J.K.: Honestly, I think there’s darkness in all characters. It’s what creates our all-important conflict and drives the story. The character doesn’t have to be a vampire or a demon to be dark, just broken and torn between good and evil. It’s an internal thing that comes in many different forms—I just use the paranormal background because it’s what I’m familiar with and the kind of story that fits my voice the best. However, as to why this genre is so popular right about now...I couldn’t say. I have no idea why the trends flow the way they do. Most of the time I think there’s a catalyst (like Harry Potter) that starts the ball rolling until something as utterly fantastic but completely different takes the stage and makes way for another genre.


Edward: *baffled look around* Who’s Harry Potter?


Sin: Nobody.


Edward: *shrugging* Okay. Can you tell us a little bit about your next project?


J.K.: Right now I’m writing Absolute Justice (–yes, still). I can’t say too much about it, except that...it’s a vampire book! Also, I’ve just entered into a new contract with Samhain Publishing to re-release my novella The Trouble With Destiny, so you should see the new improved version coming soon!


Edward: *reaches out and takes J.K.’s hand courteously and kisses the back of it* Ms. Coi, I just wanted to thank you for being my guest here today—even if you aren’t a fan of vampires—and wish you much continued success with your Immortal series. I would like to ask what you will be doing this summer—and also if there is anything you would like to ask our readers?


J.K.: Thank you for being so gracious, Edward. I’m sure Bella would approve. And thanks to all the pirates for having me on board today! It’s always a blast.


As to my summer, unfortunately the trip to Italy will have to be postponed. This summer is going to be pretty dull for me. Hubby and Kiddo both have two months off, so they’ll be ditching me to go to the cottage while I slave away at the day job and spend my nights alone at home—hopefully writing. However, I’m looking forward to a camping trip or two and a couple of long weekends at the beach.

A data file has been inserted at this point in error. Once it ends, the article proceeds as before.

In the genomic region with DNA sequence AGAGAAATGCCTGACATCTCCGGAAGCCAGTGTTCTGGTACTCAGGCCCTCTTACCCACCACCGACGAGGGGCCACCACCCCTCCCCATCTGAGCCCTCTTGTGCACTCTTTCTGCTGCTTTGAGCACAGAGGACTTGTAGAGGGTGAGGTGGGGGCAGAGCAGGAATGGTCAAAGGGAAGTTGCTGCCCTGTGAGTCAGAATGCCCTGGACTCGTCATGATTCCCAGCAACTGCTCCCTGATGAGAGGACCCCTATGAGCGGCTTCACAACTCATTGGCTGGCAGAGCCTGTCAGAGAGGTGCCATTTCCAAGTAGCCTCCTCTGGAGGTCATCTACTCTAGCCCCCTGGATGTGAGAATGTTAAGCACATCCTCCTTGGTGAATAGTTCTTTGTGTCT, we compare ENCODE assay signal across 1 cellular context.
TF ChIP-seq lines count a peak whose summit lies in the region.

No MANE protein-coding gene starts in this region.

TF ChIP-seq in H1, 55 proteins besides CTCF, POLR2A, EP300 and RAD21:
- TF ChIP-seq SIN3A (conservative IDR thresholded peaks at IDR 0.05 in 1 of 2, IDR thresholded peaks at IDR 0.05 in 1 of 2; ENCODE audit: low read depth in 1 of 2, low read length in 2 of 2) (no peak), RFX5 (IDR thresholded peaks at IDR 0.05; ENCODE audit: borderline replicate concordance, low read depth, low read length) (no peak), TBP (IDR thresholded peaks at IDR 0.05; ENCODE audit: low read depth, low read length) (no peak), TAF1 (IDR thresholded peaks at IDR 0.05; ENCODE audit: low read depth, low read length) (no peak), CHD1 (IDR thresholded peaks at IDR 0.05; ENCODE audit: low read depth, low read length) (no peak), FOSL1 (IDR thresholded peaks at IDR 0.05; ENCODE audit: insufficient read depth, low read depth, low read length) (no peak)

So what do you all think is “the next big thing” in romance? Will we see a resurgence in historicals (I think it’s already here, actually) and do you think there can be anything new in the paranormal genre or has it all been done to death? Oh, and what are your summer plans?

Sunday, June 21, 2009

Fill in the blank: Learning to write is like...

Learning to write is a bit like learning to drive, I think. There’s a lot of things you have to do at once, while driving. When I was learning to drive, it took me a while to figure out the mirrors. I wouldn’t remember that I was supposed to be checking my mirrors. And of course, when I would remember, I’d forget it’s supposed to be quick glance, and start paying more attention to what was behind me instead of the road.


There’s just so many things that you have to concentrate at the same time. My first week driving, I was on my way home from school, and I got confused with everything I was supposed to be doing. My brother was fighting in the back seat with a fourth-grader I was driving home, the speed limit changed, there was a curve in the road, and my cell phone rang.


If this were today – no prob. I would have been able to yell at the kids to shut up, answer my phone with one hand, navigate the turn with my knee, and hit the brakes for the speed reduction, all without taking my eyes off the road.


But my first week driving? There was no way I could have accomplished all that. One of those things simply had to fall through the cracks. Wanna guess which one it is? Oh yeah, it would be the whole “keep your hands on the wheel to go around the curve” part. I spun around about four times and landed quite comfortably in a ditch.


There’s an analogy here. When learning to write, we’re flooded with new information. There are a ton of things to think of at once, and chances are, we’re never going to remember them all, and still stay on the road. If we try to take care of everything before we’re ready….hello ditch, and the uncomfortable phone call to the parents explaining the tow truck.


But just like with driving, all these things will eventually become second nature. I don’t go into the ditch now, every time my phone rings. But if you think about it, there is absolutely no way for all the rules and tasks of driving to become second nature without actually driving.  For hours and hours and hours. Oh you can take Driver’s Ed, you can read the car’s manual, but nothing replaces driving. In Maryland now, to get your license, you have to log so many hours of driving in every type of weather – wet roads, snow storms, night time, etc. Every time you change conditions, you have to pay more attention to the road than usual (i.e., changing genres, character types, etc).


So, what have you gotten better at? What are those things that used to send you straight into the ditch that now come easier?  And since every time you get good at one skill, you have to learn and integrate a new one, what are the newer things popping up that trip you up now, that you never concentrated on before?